As Harvey Weinstein recently proclaimed, 2012 has been "a stupendous year". The list of Oscar contenders is unusually rich and varied, running the gamut from Michael Haneke's Amour (a bleak art-house fable about love, old age and death) to thrillers (Argo and Zero Dark Thirty), comedies (Silver Linings Playbook), Westerns (Django Unchained) and such outlandish fare as Life of Pi and Beasts Of The Southern Wild.
And the winners are... your guide to this year's Oscar contenders
Actor in a leading role
Who is likely to win: Daniel Day-Lewis (Lincoln)
Who deserves to win: Daniel Day-Lewis
As Abraham Lincoln battling to pass the Thirteenth Amendment through Congress and thereby ban slavery, Day-Lewis shows an extraordinary grace and thoughtfulness. There are many scenes in which he is on screen, simply listening or talking. Look at the subtlety of his gestures (he is one actor who always knows what to do with his hands) and listen to his lilting, slightly high-pitched delivery. It's an entrancing and entirely believable portrait of a historical figure who has invariably been caricatured whenever he has previously been shown on screen. Not many other actors could wear that beard and the Dr Seuss-like stove pipe hat without lapsing into the grossest caricature.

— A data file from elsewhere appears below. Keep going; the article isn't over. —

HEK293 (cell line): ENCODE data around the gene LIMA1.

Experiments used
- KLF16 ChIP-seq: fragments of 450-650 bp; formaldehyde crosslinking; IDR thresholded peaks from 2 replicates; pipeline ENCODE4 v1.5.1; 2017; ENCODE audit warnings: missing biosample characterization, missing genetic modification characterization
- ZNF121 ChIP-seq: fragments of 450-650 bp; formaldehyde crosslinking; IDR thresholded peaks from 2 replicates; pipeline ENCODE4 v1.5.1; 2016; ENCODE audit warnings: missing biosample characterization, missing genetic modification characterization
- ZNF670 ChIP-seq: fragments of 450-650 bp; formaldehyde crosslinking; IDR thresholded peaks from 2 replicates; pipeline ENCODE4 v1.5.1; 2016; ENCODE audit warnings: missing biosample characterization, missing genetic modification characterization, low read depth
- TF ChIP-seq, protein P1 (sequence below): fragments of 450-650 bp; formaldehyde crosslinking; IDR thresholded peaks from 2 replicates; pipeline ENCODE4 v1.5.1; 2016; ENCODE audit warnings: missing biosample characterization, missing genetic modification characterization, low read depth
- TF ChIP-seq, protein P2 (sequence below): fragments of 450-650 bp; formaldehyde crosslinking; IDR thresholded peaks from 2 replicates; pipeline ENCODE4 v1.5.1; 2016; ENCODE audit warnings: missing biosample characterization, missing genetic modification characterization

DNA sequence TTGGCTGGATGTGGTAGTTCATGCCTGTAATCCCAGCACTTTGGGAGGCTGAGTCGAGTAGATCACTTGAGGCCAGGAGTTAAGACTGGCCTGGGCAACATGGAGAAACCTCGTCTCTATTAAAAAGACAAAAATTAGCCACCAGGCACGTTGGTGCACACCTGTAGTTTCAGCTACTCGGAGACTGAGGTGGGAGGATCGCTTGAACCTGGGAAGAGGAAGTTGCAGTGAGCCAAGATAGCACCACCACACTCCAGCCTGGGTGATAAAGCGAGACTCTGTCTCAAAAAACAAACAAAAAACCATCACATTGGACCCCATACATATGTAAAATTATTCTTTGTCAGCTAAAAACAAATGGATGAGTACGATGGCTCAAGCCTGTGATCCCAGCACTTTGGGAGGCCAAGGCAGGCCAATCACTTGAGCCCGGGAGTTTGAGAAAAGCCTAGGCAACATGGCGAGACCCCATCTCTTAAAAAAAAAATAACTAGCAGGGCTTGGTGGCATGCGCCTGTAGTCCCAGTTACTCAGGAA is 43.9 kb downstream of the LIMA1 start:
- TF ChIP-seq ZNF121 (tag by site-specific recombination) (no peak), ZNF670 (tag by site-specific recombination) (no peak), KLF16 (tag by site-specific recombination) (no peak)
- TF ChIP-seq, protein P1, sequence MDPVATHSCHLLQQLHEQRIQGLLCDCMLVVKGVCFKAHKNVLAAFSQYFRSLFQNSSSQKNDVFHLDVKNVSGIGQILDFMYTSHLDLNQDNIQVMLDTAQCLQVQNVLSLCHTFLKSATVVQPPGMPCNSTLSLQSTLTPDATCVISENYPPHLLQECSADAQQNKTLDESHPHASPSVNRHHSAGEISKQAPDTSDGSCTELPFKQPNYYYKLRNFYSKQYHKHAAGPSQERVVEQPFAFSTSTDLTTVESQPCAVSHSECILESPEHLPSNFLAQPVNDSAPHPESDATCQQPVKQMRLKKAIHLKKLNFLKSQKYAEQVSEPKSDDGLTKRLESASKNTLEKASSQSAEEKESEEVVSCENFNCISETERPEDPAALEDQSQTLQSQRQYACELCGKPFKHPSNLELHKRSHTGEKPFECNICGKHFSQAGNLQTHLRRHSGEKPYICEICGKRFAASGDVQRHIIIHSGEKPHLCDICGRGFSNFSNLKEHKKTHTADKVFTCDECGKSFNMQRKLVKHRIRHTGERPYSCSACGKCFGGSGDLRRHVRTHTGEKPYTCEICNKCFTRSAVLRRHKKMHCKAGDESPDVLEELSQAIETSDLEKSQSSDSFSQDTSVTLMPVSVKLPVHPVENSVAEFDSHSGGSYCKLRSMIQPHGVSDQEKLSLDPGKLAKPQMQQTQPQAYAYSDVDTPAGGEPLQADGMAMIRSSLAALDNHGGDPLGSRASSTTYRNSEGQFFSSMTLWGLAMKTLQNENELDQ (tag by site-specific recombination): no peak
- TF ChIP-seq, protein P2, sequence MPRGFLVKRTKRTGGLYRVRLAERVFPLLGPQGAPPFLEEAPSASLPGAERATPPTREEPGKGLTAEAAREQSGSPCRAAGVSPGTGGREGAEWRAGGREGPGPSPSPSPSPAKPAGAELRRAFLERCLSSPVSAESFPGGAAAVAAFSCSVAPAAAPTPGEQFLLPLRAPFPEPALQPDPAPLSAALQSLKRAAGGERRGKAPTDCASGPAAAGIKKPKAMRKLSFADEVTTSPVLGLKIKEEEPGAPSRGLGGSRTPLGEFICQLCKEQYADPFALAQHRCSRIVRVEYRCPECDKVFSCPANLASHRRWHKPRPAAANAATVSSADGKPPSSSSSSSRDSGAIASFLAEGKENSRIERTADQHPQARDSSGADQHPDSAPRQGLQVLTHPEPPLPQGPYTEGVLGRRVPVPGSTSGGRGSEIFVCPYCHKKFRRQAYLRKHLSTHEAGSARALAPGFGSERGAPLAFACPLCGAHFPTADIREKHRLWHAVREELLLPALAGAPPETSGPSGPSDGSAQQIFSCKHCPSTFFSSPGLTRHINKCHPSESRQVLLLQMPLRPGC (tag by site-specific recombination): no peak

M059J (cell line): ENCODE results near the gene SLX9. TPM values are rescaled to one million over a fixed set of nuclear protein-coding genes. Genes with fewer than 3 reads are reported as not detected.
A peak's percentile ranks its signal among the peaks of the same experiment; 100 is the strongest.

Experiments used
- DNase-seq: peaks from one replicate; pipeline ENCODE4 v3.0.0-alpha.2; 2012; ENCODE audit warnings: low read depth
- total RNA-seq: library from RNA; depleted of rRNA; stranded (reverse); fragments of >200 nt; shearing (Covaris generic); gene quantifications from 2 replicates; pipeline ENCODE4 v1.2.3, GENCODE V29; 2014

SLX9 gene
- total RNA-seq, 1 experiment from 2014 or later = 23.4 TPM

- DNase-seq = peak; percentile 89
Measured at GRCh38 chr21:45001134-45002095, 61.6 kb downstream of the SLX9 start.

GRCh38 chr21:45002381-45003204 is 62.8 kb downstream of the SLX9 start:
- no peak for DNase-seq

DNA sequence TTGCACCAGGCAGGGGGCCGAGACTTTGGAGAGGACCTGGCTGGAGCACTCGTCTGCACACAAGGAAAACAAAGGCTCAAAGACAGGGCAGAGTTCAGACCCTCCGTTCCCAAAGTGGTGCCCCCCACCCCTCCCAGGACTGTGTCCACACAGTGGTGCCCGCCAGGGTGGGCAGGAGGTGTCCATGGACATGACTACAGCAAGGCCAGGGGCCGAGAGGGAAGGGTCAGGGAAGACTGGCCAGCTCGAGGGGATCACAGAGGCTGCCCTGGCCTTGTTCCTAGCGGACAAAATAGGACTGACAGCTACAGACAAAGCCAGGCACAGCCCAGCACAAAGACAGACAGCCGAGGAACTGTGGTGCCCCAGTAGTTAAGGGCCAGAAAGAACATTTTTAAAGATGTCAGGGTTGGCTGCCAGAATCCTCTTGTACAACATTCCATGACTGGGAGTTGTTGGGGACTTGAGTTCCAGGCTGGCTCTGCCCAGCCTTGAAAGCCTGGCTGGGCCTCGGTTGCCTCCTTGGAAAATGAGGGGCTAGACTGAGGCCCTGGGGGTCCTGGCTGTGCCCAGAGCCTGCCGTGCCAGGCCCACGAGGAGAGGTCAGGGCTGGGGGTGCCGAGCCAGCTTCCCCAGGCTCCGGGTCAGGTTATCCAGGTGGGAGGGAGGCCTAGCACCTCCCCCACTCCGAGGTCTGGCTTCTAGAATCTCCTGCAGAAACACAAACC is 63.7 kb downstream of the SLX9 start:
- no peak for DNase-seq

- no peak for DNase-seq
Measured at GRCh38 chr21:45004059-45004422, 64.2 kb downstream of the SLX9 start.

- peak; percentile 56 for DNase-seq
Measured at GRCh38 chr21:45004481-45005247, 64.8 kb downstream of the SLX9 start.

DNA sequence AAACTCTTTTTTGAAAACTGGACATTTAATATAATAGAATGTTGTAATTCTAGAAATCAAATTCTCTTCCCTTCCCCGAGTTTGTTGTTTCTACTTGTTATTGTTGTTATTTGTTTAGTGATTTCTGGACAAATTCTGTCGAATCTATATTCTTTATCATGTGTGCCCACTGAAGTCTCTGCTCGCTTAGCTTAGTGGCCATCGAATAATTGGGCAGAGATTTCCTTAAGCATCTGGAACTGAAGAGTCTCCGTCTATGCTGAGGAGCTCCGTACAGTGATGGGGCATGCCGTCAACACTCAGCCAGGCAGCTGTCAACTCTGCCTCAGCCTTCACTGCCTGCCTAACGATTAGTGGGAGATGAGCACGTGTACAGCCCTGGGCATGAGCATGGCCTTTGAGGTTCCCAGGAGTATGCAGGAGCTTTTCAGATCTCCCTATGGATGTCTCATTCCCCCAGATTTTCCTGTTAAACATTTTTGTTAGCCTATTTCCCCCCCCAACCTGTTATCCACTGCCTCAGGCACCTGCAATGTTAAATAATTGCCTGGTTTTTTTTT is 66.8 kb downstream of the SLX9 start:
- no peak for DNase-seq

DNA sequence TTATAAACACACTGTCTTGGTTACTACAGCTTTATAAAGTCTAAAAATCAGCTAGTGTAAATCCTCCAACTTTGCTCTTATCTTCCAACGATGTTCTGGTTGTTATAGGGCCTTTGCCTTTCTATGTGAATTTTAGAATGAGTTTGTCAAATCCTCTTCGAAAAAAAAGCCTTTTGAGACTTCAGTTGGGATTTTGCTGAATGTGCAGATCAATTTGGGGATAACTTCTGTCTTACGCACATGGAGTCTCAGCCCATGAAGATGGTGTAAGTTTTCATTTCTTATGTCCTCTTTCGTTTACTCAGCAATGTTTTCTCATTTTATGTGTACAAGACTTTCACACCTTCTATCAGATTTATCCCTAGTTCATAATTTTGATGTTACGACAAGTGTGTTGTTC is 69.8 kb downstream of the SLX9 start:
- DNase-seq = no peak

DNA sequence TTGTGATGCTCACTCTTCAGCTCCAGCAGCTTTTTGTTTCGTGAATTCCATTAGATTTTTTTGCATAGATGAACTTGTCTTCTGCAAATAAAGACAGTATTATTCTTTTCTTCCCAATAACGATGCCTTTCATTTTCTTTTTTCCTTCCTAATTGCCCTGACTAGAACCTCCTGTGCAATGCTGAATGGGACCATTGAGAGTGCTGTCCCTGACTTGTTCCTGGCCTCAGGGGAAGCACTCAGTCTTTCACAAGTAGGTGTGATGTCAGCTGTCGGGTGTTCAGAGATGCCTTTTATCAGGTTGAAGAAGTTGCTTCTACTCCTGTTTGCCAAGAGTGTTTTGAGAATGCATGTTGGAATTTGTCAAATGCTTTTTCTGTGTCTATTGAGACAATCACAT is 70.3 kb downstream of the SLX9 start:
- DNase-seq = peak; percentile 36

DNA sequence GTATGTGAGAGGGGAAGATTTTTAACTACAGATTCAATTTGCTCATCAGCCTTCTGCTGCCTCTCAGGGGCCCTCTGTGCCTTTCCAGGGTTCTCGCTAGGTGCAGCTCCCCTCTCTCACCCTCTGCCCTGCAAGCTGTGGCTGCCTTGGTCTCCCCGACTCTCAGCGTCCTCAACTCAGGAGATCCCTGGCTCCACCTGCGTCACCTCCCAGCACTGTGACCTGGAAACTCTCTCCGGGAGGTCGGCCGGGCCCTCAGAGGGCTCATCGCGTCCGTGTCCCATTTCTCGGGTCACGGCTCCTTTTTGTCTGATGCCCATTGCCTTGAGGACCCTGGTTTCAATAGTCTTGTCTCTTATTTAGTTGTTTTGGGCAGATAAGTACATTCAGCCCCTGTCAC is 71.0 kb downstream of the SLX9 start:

Actress in a leading role
Who is likely to win: Jessica Chastain (Zero Dark Thirty)
Who deserves to win: Quvenzhané Wallis (Beasts Of The Southern Wild)
The admirable Chastain is a Julliard School-educated virtuoso with extraordinary range. Last year, she was Oscar nominated as Best Supporting Actress for playing a Southern femme fatale with a hint of Marilyn Monroe about her in The Help. This year, she stars as the young CIA agent in pursuit of Osama Bin Laden in Kathryn Bigelow's Zero Dark Thirty. It's in-your-face acting. She doesn't even try to make her character ingratiating but shows her as iron-willed, ruthless and often objectionable to her colleagues. Like Meryl Streep before her, Chastain looks bound to go on racking up the Oscar nominations in wildly different films for years to come. However, for all its craft, her performance seems just a little contrived by comparison with that of child actress Wallis in Beasts Of The Southern Wild. As the wide-eyed, innocent but very resourceful Hushpuppy, trying to make sense of events around her after a huge storm, Wallis (now nine) has an uncanny quality that simply couldn't be taught in any drama school.
Likely to win: Argo
Deserves to win: Django Unchained